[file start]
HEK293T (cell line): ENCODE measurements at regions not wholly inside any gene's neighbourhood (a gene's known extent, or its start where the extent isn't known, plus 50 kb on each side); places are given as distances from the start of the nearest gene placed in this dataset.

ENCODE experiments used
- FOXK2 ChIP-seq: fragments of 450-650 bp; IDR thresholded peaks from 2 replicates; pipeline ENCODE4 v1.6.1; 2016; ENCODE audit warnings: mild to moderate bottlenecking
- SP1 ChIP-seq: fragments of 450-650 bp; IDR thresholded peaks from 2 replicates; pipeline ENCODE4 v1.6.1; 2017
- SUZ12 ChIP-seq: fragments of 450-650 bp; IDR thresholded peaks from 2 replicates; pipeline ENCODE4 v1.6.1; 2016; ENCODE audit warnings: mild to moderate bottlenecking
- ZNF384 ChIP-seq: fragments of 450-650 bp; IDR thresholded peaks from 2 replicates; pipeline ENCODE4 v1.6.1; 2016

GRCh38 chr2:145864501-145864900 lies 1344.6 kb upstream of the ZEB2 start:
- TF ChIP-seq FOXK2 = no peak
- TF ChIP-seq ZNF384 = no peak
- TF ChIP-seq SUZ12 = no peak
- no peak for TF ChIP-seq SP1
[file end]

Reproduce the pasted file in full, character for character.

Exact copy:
HEK293T (cell line): ENCODE measurements at regions not wholly inside any gene's neighbourhood (a gene's known extent, or its start where the extent isn't known, plus 50 kb on each side); places are given as distances from the start of the nearest gene placed in this dataset.

ENCODE experiments used
- FOXK2 ChIP-seq: fragments of 450-650 bp; IDR thresholded peaks from 2 replicates; pipeline ENCODE4 v1.6.1; 2016; ENCODE audit warnings: mild to moderate bottlenecking
- SP1 ChIP-seq: fragments of 450-650 bp; IDR thresholded peaks from 2 replicates; pipeline ENCODE4 v1.6.1; 2017
- SUZ12 ChIP-seq: fragments of 450-650 bp; IDR thresholded peaks from 2 replicates; pipeline ENCODE4 v1.6.1; 2016; ENCODE audit warnings: mild to moderate bottlenecking
- ZNF384 ChIP-seq: fragments of 450-650 bp; IDR thresholded peaks from 2 replicates; pipeline ENCODE4 v1.6.1; 2016

GRCh38 chr2:145864501-145864900 lies 1344.6 kb upstream of the ZEB2 start:
- TF ChIP-seq FOXK2 = no peak
- TF ChIP-seq ZNF384 = no peak
- TF ChIP-seq SUZ12 = no peak
- no peak for TF ChIP-seq SP1